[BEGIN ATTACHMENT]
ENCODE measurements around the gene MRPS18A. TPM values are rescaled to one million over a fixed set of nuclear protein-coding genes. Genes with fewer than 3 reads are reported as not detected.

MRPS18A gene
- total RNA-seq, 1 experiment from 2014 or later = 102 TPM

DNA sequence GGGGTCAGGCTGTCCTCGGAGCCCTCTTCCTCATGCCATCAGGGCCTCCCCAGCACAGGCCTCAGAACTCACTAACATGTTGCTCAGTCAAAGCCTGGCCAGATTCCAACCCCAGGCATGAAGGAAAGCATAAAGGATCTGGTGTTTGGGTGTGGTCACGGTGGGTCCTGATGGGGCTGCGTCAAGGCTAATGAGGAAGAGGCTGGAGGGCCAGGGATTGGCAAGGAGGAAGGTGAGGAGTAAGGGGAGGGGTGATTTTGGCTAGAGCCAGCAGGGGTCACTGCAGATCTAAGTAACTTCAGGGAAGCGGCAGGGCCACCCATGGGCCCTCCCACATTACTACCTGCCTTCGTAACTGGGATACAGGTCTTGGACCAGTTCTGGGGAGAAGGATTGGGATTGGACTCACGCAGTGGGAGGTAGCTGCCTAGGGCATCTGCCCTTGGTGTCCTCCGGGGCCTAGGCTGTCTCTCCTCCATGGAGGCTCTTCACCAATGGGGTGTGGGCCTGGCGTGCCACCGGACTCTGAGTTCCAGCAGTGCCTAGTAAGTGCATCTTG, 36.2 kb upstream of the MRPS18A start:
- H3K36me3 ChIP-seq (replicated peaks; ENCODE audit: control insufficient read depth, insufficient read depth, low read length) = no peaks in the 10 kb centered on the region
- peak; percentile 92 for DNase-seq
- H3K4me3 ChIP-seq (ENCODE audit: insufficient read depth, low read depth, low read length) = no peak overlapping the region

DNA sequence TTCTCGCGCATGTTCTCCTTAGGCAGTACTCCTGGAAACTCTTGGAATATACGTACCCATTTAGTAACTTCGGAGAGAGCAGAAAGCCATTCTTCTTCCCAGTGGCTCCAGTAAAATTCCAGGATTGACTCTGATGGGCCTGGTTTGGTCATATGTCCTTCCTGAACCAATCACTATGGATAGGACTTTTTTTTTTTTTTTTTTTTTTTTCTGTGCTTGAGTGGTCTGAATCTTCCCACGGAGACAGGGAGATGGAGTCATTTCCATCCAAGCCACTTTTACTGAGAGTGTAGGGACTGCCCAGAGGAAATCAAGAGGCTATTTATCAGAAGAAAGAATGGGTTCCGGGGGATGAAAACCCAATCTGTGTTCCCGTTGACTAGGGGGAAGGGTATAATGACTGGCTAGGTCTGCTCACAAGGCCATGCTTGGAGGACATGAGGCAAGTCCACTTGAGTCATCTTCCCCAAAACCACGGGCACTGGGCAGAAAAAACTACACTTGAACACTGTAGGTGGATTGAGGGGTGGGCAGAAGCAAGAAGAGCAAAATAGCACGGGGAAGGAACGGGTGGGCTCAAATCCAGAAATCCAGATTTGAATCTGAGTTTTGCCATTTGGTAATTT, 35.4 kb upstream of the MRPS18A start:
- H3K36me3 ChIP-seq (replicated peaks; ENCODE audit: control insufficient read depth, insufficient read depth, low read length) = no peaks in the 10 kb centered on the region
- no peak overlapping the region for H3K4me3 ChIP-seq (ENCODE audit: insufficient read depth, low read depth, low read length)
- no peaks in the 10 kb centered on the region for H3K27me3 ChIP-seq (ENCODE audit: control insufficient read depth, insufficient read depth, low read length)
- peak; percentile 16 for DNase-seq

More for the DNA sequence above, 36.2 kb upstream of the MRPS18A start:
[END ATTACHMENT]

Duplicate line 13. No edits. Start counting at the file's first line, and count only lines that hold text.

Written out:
More for the DNA sequence above, 36.2 kb upstream of the MRPS18A start: